The pristine beaches, vast mountains and plenty of opportunity persuaded some to stay in the state. But now, California is facing a different kind of rush—one that is causing people to pick up and leave.
The state boasts a population of more than 37 million. However, the Orange County Register reports that 870,550 people left the state between 2005 and 2009. “That’s like the whole city of San Francisco just up and left,” the article states.
What is chasing people away?
It might have something to do with the state having the third highest unemployment rate in the nation at 10.7 percent and the $500 billion of unfunded liabilities of its pension systems and a roughly $16 billion deficit. The state, with one-ninth of the U.S. population, is also home to 34 percent of the welfare recipients in the country. If that’s not enough, California’s top-down tax structure deters businesses from opening or expanding, and the environmental movement is in full swing in the state, even preventing the agriculturally rich Central Valley from receiving its full water allocation.
These are some unfortunate statistics coming from a state with the ninth largest economy in the world.
The icing on the cake could be recent reporting from CNBC that there is a shortage of farm labor workers in California this year and some crops are left unattended and unpicked. It is not news that these jobs are typically filled by California’s southern neighbor. Is a bad economic climate keeping them away as well?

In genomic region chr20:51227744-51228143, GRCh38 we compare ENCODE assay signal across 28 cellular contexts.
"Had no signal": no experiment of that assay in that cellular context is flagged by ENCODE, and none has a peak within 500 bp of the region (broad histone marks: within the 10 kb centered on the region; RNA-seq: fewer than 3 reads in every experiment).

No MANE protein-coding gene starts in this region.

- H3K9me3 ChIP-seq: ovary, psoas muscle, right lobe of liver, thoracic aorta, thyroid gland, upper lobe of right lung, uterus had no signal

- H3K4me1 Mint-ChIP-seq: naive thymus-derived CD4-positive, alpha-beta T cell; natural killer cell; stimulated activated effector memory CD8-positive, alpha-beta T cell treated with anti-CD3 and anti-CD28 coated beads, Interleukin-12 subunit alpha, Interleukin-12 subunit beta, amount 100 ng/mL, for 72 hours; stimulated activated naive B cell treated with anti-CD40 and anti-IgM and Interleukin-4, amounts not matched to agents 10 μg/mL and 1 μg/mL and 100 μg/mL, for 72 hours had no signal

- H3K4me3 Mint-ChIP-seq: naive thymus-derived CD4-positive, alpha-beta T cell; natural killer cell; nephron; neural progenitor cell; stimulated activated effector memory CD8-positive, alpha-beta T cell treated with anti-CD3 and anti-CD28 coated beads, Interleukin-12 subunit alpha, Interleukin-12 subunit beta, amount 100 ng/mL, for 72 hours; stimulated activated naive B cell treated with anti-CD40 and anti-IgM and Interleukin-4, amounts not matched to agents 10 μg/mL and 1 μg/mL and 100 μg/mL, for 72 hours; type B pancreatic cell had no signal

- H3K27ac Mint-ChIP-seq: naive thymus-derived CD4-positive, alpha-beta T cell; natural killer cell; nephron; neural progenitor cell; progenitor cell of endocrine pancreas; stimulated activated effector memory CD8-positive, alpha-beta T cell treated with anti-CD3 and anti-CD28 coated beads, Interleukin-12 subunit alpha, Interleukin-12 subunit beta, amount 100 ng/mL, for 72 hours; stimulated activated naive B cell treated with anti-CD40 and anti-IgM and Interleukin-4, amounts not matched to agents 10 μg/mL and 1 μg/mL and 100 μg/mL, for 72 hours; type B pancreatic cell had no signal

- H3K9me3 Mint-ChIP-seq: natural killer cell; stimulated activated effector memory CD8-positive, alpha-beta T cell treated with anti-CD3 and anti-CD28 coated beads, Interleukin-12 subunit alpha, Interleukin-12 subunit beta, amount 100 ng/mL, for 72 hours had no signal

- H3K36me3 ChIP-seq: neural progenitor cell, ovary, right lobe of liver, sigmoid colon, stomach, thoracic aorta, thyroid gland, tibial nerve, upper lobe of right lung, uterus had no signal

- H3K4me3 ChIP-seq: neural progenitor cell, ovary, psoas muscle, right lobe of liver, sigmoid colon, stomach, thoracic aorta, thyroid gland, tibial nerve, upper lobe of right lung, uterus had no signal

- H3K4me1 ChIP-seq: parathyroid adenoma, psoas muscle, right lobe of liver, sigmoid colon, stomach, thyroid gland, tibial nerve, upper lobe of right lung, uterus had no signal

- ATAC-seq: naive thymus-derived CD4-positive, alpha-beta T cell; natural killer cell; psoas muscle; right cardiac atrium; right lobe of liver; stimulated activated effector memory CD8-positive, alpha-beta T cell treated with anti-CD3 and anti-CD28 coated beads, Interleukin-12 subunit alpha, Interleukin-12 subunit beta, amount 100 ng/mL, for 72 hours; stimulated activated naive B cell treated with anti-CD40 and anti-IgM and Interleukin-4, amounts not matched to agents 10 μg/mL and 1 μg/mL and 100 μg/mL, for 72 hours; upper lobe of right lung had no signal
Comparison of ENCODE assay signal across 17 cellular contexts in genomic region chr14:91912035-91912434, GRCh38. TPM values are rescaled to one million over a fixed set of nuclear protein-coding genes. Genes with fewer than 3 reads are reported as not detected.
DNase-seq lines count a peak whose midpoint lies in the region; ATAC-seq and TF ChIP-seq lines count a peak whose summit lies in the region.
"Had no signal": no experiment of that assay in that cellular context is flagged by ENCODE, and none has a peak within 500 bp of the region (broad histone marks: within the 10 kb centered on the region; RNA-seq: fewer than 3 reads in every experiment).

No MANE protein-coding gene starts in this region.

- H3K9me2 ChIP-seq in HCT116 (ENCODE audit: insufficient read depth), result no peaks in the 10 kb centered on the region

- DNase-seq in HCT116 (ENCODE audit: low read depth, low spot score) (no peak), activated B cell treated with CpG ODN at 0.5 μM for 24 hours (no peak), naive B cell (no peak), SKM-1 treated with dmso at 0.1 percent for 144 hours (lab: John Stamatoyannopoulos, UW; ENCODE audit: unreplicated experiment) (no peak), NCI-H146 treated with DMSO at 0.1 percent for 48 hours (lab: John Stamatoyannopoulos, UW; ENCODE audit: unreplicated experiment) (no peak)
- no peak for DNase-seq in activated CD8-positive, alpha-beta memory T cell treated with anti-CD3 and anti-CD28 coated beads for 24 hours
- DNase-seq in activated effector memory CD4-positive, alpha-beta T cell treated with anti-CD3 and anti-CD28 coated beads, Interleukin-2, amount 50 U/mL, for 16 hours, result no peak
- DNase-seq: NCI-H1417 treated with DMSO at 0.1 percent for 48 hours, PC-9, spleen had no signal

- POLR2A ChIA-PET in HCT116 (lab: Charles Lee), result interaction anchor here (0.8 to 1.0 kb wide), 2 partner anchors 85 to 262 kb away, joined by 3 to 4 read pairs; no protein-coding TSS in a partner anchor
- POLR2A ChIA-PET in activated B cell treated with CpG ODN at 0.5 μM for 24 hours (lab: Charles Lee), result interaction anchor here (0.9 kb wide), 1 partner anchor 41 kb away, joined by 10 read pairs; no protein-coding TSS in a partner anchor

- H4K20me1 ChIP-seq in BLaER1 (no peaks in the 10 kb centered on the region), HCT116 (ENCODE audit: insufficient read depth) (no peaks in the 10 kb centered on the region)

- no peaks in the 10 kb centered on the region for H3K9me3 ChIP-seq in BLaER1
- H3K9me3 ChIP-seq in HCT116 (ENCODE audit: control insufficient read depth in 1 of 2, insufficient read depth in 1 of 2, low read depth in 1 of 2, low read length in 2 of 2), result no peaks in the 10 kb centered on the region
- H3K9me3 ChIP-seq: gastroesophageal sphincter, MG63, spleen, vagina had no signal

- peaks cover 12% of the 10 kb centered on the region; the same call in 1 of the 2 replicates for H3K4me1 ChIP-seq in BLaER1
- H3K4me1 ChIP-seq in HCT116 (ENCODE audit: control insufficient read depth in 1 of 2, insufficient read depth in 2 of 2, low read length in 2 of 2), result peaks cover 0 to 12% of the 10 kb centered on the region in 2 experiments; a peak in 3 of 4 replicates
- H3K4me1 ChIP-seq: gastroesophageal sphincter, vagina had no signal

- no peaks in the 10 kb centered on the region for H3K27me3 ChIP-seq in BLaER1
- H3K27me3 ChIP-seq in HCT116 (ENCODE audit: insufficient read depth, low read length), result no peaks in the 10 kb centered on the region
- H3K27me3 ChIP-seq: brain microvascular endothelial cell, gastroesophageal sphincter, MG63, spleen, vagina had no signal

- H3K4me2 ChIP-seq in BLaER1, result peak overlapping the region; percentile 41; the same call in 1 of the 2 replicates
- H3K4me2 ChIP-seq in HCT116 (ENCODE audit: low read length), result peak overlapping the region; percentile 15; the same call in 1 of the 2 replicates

The repercussions of this fiscal mess are being seen in cities like Stockton, Mammoth Lakes and San Bernardino—all of which have recently declared bankruptcy.
Municipalities in the state are overrun with pension liabilities from union contracts they simply cannot afford. Declaring bankruptcy allows city governments to rebuild, reorganize and renegotiate their obligations.
For example, the city of Vallejo in northern California came out of bankruptcy almost a year ago. Though the number of cities workers and employees are greatly reduced, home prices have dropped and many businesses were forced to close their doors, the city now has a feasible plan to work itself back into prosperity.
Vallejo Mayor Osby Davis told the Los Angeles Times, “I feel excited about where we are. Although it was difficult, and it required a lot of stress on everybody… I think we’ve done the right thing. And now we’re doing all the things to bring our city back.”
The city of Vallejo is not alone. In June, voters of San Diego and San Jose overwhelming supported ballot initiatives designed to help balance city budgets by cutting retirement benefits for city workers.
Taking hints from the voters of these cities, there is hope for a state initiative on the ballot this November on pension reform.
Maybe there is some hope and the tarnished reputation of California can be golden once again.
Rebekah Rast is a contributing editor to Americans for Limited Government (ALG) and NetRightDaily.com. You can follow her on twitter at @RebekahRast.